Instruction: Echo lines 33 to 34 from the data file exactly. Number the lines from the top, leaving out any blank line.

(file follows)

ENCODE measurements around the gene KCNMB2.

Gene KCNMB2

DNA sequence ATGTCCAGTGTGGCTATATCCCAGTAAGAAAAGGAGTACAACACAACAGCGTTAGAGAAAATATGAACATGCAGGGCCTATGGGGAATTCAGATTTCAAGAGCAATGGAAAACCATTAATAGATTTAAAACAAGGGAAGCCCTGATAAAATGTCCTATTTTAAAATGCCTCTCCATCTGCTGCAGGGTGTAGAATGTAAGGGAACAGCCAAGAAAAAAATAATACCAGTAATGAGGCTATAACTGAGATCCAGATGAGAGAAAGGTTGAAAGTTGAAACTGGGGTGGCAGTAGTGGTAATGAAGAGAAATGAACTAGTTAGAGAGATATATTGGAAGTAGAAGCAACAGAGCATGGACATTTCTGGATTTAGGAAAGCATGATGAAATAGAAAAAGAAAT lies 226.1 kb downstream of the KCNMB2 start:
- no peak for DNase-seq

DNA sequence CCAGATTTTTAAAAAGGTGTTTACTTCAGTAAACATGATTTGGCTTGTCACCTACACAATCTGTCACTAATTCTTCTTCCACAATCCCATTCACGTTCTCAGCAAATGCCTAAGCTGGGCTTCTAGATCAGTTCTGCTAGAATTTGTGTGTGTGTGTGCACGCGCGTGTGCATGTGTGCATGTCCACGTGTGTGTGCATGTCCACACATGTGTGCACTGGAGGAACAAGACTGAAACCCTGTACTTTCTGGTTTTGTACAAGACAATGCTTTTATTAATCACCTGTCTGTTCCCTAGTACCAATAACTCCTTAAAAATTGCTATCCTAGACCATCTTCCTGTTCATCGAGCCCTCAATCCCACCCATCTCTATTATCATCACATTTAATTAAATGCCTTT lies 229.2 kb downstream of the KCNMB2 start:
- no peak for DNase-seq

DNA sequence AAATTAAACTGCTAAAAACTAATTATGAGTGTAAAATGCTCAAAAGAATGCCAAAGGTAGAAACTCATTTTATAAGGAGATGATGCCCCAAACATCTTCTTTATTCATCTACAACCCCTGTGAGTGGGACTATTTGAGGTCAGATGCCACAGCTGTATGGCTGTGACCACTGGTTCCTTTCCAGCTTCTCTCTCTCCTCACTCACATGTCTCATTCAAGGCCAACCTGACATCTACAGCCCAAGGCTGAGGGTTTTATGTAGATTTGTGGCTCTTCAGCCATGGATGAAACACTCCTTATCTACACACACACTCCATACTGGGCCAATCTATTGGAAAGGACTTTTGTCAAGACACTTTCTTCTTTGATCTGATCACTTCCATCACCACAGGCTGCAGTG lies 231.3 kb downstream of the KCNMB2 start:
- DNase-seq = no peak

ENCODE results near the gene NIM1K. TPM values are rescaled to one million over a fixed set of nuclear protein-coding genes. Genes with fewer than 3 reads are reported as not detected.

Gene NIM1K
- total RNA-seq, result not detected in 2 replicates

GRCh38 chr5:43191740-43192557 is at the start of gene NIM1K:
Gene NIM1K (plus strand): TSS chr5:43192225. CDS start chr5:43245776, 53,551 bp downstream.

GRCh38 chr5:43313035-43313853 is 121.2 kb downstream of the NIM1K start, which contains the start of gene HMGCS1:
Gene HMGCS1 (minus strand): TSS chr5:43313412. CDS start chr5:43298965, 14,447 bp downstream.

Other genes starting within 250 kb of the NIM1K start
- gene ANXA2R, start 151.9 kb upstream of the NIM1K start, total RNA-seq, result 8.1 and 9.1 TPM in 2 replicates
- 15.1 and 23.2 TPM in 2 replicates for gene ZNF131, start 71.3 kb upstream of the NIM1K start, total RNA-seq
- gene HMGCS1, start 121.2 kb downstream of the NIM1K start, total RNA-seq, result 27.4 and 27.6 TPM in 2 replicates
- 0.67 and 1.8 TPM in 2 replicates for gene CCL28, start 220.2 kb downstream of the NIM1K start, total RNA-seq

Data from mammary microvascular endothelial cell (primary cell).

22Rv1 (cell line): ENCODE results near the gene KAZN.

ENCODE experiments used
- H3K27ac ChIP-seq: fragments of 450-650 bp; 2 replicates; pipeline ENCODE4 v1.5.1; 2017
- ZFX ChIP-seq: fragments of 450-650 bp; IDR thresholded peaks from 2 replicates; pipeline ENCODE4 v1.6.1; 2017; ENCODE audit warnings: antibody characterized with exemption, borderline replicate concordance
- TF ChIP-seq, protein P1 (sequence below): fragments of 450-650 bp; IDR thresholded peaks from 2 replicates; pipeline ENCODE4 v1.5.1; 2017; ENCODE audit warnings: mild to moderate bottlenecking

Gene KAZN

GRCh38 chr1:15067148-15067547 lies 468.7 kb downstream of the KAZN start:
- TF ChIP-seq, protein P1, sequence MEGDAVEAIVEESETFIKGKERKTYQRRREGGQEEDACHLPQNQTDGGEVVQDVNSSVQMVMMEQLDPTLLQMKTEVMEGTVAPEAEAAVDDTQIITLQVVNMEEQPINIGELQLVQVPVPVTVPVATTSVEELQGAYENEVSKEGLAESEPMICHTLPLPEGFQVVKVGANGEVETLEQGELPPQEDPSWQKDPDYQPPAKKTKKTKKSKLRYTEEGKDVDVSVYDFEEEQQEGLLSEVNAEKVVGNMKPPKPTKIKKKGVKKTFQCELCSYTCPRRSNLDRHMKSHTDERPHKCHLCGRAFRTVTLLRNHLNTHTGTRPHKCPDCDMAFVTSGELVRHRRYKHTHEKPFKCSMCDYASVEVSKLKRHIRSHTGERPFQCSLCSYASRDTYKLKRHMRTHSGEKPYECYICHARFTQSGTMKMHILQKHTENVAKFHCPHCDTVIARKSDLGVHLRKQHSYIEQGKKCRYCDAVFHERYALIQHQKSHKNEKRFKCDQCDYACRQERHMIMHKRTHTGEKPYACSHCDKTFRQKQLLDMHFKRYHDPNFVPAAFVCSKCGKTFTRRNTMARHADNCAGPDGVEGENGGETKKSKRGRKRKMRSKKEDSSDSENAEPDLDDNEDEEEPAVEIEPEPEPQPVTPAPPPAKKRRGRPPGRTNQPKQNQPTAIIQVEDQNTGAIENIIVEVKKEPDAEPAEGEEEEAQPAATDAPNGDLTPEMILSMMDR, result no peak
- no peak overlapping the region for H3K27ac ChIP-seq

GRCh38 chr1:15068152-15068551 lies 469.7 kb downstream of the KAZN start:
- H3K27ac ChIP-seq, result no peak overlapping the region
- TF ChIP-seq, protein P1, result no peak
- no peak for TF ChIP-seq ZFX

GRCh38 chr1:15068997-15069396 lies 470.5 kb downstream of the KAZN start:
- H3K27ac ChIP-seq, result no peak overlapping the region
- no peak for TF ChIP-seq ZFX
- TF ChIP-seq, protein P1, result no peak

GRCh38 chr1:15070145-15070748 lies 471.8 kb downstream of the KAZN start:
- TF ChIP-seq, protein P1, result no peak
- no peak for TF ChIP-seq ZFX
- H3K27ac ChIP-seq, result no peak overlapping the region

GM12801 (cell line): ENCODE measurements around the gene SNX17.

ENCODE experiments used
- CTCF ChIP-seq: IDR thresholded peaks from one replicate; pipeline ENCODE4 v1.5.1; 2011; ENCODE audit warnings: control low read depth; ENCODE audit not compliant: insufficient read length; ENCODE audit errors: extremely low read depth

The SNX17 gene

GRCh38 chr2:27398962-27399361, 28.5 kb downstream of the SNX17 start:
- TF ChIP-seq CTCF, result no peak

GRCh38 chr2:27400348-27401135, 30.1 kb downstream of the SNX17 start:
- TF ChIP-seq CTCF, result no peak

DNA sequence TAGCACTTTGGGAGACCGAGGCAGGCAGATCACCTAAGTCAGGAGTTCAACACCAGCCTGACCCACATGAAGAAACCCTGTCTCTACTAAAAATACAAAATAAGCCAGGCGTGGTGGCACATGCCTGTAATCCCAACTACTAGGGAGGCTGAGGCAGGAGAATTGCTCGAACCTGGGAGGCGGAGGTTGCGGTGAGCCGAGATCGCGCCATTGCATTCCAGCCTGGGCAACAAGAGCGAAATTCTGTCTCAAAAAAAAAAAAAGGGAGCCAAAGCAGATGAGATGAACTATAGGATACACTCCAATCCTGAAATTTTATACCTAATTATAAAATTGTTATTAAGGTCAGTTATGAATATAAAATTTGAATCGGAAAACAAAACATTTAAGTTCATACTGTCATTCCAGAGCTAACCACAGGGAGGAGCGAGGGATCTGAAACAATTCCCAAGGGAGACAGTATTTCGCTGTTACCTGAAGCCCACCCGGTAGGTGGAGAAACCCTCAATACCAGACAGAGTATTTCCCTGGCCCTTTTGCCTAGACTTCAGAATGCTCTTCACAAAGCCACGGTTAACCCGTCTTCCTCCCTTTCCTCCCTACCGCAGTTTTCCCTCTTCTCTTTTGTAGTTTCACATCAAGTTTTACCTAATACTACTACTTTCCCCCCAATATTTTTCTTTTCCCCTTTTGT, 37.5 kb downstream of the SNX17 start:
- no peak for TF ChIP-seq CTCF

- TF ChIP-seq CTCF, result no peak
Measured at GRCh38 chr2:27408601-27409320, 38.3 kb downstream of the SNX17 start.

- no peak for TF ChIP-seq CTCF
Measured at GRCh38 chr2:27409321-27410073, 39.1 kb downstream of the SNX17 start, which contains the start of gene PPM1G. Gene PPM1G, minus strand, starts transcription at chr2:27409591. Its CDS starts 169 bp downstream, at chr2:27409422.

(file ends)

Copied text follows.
- TF ChIP-seq, protein P1, result no peak
- no peak for TF ChIP-seq ZFX